* Ability to weather crises. In each case, there was a US-Israel crisis of one kind or another. The 1975 Sinai II accord was held up by severe disagreement, leading to an American "reassessment" that included delayed delivery of needed aircraft. The peace treaty talks in 1978-79 were marked by sharp differences over settlements. And the Madrid process almost faltered over a blow-up in bilateral ties relating to loan guarantees and settlements. Yet, the American mediators, working with willing Israeli leaders, overcame these crises and achieved the desired objective.
* Strong negotiating skills. Kissinger, Carter and Baker were all exemplary negotiators and, in many respects, consummate actors. They all knew how to negotiate and how to interact with the diverse leaders across the table. Not all strategies and tactics worked, but these mediators proved to be adept and adaptable, always keeping their eye on the objective.
* Strong, diverse and professional staffs. The roster of senior aides and ambassadors who assisted the US mediators reads like a "Who's Who" of American diplomacy. Although the three mediators were outsized personalities in their own right, they were wise enough to surround themselves with knowledgeable aides and to rely heavily on the ambassadors in the field.

Since the Madrid Conference in 1991, the US has tried different models of mediation. The Clinton administration appointed a "Special Middle East Coordinator" who reported to the secretary of state, operated outside the normal bureaucratic structure of the State Department and conducted diplomacy largely independently of the rest of the bureaucracy and US ambassadors in the field.

The George W. Bush administration eschewed envoys or mediators until 2008, when Secretary of State Condoleezza Rice traveled frequently to the region following the Annapolis Conference. She brought few ideas to the table, did not by and large seek to mediate disputes between the parties and offered few bridging proposals to narrow or close gaps. The Obama administration appointed a special envoy, who reported to, but who did not enjoy a deep relationship with, the president. Fits and starts in US strategy and tactics largely made the envoy's role superfluous, resulting in his departure after two years of effort.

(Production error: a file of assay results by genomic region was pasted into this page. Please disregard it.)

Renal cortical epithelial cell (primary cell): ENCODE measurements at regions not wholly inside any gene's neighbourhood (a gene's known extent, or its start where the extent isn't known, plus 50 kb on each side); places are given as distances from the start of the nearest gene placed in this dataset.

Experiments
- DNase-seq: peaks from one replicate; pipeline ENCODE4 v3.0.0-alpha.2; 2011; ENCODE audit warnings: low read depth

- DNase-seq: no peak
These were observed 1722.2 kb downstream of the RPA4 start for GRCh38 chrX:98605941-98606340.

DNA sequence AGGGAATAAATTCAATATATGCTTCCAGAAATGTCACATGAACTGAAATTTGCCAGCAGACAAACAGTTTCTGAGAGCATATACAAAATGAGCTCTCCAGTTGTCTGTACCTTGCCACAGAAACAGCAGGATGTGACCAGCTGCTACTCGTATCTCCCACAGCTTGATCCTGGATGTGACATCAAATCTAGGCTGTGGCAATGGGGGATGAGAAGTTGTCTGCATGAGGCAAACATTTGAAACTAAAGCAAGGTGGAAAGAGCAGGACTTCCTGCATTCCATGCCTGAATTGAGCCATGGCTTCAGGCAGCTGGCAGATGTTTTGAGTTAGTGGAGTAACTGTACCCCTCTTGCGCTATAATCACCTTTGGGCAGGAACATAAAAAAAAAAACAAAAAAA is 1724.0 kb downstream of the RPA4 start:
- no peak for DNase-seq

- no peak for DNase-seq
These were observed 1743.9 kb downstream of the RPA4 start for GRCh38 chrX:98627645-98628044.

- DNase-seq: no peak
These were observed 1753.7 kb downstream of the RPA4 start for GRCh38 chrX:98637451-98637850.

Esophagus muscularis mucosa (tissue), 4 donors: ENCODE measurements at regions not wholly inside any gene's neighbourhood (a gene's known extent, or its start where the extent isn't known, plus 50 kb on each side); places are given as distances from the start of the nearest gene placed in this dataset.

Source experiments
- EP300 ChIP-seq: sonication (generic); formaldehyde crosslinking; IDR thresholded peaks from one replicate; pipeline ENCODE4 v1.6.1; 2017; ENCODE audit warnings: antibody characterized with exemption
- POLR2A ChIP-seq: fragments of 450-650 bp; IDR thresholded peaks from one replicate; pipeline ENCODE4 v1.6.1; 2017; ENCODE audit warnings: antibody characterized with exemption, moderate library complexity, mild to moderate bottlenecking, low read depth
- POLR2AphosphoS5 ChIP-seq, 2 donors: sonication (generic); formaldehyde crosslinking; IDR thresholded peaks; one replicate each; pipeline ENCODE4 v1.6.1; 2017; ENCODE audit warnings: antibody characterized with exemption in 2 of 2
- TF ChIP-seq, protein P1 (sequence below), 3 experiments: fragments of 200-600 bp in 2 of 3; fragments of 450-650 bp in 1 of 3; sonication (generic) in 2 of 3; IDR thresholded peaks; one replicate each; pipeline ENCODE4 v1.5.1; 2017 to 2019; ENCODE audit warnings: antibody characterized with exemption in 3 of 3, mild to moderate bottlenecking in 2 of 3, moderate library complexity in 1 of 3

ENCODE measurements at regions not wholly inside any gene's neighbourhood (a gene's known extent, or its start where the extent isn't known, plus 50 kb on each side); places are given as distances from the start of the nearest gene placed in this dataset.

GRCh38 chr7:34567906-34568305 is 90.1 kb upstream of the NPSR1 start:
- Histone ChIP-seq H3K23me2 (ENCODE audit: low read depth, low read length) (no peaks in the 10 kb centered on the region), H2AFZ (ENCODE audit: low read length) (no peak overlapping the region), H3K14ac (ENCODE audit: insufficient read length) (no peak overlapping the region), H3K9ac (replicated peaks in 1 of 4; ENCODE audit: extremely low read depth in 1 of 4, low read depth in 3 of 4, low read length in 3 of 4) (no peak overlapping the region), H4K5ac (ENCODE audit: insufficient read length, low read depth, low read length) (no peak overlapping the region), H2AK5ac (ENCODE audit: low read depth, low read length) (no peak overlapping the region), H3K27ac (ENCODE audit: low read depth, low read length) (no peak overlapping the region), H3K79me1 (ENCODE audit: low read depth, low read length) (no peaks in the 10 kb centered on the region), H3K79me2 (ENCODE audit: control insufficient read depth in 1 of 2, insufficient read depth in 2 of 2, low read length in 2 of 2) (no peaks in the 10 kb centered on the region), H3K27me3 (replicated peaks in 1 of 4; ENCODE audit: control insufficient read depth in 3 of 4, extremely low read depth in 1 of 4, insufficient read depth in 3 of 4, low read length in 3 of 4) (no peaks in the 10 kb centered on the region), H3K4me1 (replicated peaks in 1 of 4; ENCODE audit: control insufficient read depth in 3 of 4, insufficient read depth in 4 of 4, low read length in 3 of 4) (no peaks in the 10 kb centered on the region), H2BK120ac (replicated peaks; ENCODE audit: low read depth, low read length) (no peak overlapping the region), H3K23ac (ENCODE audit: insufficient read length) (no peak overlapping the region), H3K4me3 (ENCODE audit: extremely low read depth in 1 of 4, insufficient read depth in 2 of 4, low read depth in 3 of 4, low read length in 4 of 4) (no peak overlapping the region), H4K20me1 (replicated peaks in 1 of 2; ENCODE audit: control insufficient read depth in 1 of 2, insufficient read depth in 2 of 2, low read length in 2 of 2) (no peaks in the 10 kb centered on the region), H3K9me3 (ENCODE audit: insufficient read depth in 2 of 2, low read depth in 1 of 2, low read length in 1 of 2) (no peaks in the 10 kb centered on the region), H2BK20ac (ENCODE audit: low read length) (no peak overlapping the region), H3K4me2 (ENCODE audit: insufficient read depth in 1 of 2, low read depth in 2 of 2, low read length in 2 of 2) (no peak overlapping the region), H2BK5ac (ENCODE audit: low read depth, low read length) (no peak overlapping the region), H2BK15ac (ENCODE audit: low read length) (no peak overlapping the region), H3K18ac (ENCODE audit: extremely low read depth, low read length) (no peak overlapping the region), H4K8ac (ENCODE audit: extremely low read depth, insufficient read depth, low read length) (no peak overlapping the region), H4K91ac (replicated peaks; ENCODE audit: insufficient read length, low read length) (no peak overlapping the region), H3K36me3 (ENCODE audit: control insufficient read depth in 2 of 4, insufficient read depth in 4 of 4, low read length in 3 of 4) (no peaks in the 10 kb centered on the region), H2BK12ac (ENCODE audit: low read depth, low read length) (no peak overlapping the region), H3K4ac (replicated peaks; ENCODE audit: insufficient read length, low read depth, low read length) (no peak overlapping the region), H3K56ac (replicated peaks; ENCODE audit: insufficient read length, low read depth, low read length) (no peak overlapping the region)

While it is overly simplistic to measure the factors that helped account for the early successes against the absence of these factors during the later period marked by American failures, this provides much to think about. Indeed, it is worth considering whether, in 2011, an empowered American envoy who enjoys strong presidential trust, who exhibits the characteristics of persistence and determination that allow him/her to weather crises, and whose strong negotiating and interpersonal skills, built around a strong strategy and sound tactics and complemented by a strong supporting cast, could make a difference in helping to resolve the Arab-Israel conflict.